At the conference Stephanie completed a workshop and met with Alan Herdman who is recognised as bringing Pilates to the UK in 1970, after he served an apprenticeship with 2 instructors who had trained with Joseph Pilates himself!
Some of the highlights included an antenatal based exercise class with Cherry Baker, gaining more knowledge and insight into using Pilates exercises safely with pregnant women. She loves to share the new information and research within the clinic.
Interestingly she also attended a post natal session with emphasis on return to sport with Biljana Kennaway (APPI Master). While there she got some great information on cutting edge research for use with her mother and baby Pilates class.
Stephanie has a huge knowledge base in Pilates and has conducted research on the use of Pilates-based exercise in ante and post-natal women with pelvic girdle pain gaining an Masters in the process! Stephanie has a special interest in the treatment of Pelvic Girdle Pain in Pregnancy. Additionally, she is an instructor in Pilates for this client population.
“With one in three women affected after childbirth, it’s surprising to find that female incontinence is rarely spoken about”
A great piece in Monday’s Irish Times documenting patient experiences and also offering some advice from our Specialist Women’s Health physiotherapist and practice partner Maeve Whelan.
Recently a large Milltown Physio contingent attended IFOMPT – the prestigious conference showcasing the latest and most cutting edge evidence in physiotherapy. I’m delighted to say that our clinical specialist chartered physiotherapist Gráinne Wall has agreed to share her review below.
Jeremy Lewis – The Conundrum That Is The Shoulder: Expanding Our Ability To Manage Shoulder Pain.
Jeremy Lewis presented a comprehensive keynote lecture on managing shoulder pain. He outlined the complexity in treating shoulder pain and the emerging evidence in the conservative versus surgical debate.
Much like other joints of the body, shoulder imaging provides limited information to the clinician as imaging studies do not correlate with the presence or intensity of pain and up to 96% of asymptomatic individuals have structural changes on imaging. He then followed his presentation discussing how “orthopaedic special tests aren’t special” and they are not specific in identifying structural pathology. He asked the delegates to consider this; how many patients have a false positive clinical test followed by a false positive scan result which is often followed by an unnecessary surgical intervention?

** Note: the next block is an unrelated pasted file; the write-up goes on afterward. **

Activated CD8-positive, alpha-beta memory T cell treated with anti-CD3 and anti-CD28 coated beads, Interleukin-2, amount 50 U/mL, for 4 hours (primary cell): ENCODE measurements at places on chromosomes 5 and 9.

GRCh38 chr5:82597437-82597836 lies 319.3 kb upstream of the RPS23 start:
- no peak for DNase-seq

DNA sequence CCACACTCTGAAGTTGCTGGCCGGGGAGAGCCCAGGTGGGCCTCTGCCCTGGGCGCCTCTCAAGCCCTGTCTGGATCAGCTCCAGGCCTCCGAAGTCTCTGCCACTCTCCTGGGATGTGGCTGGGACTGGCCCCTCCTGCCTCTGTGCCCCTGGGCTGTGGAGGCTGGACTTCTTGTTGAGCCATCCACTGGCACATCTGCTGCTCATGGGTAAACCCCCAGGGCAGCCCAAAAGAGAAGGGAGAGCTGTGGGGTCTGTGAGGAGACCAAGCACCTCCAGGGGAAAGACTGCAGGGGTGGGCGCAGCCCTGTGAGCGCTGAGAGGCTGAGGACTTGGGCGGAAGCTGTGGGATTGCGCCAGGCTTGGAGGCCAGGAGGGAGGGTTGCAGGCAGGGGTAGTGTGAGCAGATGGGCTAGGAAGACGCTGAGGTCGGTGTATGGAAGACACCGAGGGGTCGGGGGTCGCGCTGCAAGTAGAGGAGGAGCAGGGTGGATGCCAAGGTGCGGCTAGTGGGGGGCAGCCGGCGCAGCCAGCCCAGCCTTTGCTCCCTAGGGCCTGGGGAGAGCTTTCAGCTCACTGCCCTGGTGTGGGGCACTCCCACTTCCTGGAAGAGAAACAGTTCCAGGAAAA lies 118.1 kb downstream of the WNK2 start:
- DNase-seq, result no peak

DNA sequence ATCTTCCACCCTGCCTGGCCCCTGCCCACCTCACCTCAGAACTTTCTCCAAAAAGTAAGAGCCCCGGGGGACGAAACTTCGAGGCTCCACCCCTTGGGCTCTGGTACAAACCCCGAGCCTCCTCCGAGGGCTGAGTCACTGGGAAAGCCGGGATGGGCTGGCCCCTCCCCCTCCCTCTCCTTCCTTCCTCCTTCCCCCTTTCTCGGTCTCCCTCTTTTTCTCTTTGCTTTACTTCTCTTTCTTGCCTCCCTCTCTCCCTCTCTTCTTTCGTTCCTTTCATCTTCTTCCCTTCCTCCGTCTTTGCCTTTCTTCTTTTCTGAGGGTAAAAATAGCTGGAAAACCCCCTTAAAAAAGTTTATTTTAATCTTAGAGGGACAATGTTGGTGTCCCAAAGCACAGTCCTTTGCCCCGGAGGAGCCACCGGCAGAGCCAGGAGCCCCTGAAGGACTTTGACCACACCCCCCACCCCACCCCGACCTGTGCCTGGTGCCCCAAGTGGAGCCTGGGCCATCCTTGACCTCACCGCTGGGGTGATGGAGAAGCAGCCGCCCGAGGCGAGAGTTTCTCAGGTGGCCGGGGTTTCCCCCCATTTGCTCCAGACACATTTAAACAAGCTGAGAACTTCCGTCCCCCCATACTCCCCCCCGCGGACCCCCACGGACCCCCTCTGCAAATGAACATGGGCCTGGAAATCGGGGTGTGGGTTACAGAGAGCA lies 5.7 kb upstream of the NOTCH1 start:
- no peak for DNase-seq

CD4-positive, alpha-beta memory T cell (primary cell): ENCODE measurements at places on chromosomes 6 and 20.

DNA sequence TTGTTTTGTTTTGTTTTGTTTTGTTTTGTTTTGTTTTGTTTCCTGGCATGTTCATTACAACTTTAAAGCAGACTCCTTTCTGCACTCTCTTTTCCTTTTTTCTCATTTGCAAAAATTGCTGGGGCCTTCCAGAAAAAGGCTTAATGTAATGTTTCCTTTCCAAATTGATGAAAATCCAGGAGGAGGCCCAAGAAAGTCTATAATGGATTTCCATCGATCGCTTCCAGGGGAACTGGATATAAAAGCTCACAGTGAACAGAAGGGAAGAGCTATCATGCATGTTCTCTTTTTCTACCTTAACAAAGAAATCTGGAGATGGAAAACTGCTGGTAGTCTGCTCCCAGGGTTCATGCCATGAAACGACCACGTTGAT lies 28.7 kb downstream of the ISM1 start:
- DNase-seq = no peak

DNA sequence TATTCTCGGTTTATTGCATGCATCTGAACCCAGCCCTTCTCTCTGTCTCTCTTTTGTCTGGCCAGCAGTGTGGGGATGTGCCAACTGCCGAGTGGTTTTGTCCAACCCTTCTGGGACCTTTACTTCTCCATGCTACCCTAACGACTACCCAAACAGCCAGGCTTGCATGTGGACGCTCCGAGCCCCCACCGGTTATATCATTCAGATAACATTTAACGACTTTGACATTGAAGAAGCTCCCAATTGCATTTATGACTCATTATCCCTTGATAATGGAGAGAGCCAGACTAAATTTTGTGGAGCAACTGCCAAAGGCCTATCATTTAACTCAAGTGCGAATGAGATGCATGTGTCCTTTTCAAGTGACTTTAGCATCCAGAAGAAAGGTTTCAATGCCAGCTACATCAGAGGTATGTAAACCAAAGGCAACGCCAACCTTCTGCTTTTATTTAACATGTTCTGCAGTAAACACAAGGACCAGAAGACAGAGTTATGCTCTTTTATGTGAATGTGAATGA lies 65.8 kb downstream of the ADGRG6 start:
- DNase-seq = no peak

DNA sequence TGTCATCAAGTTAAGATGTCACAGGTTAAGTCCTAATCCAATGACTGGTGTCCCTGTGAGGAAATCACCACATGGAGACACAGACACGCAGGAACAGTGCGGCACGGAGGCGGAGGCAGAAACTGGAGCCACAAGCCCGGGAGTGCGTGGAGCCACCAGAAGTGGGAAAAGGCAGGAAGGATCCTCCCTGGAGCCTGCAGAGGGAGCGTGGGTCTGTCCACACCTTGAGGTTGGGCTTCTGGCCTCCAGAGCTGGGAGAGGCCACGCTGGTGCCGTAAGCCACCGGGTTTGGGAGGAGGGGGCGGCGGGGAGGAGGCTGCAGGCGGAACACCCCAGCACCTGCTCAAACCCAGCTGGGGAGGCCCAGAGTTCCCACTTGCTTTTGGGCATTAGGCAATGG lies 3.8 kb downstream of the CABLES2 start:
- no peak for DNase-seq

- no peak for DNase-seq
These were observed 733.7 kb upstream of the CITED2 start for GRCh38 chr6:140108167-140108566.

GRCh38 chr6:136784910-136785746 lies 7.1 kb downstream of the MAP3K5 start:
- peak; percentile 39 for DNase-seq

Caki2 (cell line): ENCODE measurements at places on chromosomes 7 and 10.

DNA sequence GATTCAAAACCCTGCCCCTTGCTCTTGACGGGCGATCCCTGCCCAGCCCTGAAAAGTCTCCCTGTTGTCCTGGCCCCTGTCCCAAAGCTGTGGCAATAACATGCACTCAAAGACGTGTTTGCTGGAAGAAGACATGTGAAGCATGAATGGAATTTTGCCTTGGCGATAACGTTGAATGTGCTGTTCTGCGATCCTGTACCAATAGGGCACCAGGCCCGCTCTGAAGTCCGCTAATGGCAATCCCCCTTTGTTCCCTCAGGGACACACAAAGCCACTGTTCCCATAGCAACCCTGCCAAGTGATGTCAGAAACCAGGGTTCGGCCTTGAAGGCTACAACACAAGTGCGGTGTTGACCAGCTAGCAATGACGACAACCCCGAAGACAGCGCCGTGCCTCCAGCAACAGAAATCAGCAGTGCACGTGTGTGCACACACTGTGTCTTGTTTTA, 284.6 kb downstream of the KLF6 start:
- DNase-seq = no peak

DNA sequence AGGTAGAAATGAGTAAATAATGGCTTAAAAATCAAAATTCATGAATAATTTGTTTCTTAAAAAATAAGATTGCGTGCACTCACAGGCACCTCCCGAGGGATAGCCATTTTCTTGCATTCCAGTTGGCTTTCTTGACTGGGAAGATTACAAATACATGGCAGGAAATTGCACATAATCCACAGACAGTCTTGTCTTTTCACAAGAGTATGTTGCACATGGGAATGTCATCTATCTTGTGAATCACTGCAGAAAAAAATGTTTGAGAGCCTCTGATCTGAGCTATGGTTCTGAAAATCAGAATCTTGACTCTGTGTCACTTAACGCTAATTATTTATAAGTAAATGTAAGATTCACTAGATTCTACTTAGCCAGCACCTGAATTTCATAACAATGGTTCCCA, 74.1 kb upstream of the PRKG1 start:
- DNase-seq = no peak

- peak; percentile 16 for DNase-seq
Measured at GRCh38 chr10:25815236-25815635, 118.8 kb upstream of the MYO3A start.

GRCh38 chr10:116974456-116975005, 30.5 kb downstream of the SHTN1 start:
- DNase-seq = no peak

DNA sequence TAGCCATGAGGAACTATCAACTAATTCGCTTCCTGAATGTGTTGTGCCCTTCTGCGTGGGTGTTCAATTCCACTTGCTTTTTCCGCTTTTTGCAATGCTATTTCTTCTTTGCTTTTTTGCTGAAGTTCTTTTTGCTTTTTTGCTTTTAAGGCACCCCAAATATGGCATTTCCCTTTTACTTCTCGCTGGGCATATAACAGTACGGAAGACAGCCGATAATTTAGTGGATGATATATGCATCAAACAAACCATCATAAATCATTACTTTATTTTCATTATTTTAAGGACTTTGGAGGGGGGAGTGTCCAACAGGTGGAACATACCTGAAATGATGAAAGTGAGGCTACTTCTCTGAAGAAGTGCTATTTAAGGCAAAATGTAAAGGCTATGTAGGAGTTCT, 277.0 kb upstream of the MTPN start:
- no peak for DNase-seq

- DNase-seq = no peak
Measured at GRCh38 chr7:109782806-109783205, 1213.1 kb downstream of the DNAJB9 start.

He outlines his Shoulder Symptom Modification Procedure (SSMP) and like many others he encourages a holistic approach to the management of shoulder pain, ensuring adequate assessment of the whole body kinematics. SSMP systematically investigates the influence of scapular and thoracic postures and humeral head position on shoulder symptoms. The assessment findings from the SSMP that are found to reduce symptoms are then incorporated into rehabilitations methods. Rehabilitation should be gradual, tailored and specific to the individual’s needs. Scapular rehabilitation was touched upon yet our research into both posture and scapular positioning shows poor correlation in relation to shoulder pain.
Smart rehabilitation matches up to surgical treatment of common shoulder conditions such as subacromial pain, rotator cuff tendinopathy and rotator cuff tears and this conservative regime would seem like a favorable and cost effective treatment plan.
Pictured here is our physiotherapist Elaine with a few of the younger members of her popular Postnatal pilates class! Elaine has a special interest in women’s health and a wealth of experience in women’s health conditions.
Are you pregnant or have just given birth? To be eligible to join the ante natal class you must be at least 16 weeks pregnant and 6-8 weeks following delivery for the postnatal class.
All ante and postnatal Pilates classes are led by Chartered Physiotherapists who are experienced in the rehabilitation of women’s health conditions such as pelvic girdle pain and pelvic floor dysfunction.